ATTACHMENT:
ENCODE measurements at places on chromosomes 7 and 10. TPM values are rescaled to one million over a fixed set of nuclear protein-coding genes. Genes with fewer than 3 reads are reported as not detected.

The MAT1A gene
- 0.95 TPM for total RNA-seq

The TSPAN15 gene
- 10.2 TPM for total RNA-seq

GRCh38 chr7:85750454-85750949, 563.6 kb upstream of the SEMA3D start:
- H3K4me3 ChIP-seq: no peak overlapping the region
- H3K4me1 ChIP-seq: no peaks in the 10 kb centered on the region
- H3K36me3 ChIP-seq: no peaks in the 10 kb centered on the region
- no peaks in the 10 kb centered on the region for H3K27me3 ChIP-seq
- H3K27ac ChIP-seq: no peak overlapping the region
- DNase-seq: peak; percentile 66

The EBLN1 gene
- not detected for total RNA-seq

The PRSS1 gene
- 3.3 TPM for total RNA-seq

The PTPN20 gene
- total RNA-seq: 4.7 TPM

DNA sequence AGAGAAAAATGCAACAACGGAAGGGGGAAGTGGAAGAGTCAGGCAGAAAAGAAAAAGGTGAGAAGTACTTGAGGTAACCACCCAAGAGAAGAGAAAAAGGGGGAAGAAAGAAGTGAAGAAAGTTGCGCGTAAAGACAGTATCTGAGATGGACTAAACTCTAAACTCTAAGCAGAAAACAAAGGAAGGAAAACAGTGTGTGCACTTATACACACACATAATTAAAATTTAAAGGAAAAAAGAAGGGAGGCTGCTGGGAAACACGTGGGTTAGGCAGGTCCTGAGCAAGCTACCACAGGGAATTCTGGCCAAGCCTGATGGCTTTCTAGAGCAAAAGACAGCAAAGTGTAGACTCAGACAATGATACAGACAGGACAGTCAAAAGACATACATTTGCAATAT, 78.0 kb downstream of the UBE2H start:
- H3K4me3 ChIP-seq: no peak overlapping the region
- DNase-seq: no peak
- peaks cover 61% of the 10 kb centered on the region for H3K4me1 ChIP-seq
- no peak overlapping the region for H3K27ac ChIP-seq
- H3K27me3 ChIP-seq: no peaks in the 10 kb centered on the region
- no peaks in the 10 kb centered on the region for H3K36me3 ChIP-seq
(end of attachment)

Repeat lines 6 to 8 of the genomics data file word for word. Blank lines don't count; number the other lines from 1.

GRCh38 chr7:85750454-85750949, 563.6 kb upstream of the SEMA3D start:
- H3K4me3 ChIP-seq: no peak overlapping the region
- H3K4me1 ChIP-seq: no peaks in the 10 kb centered on the region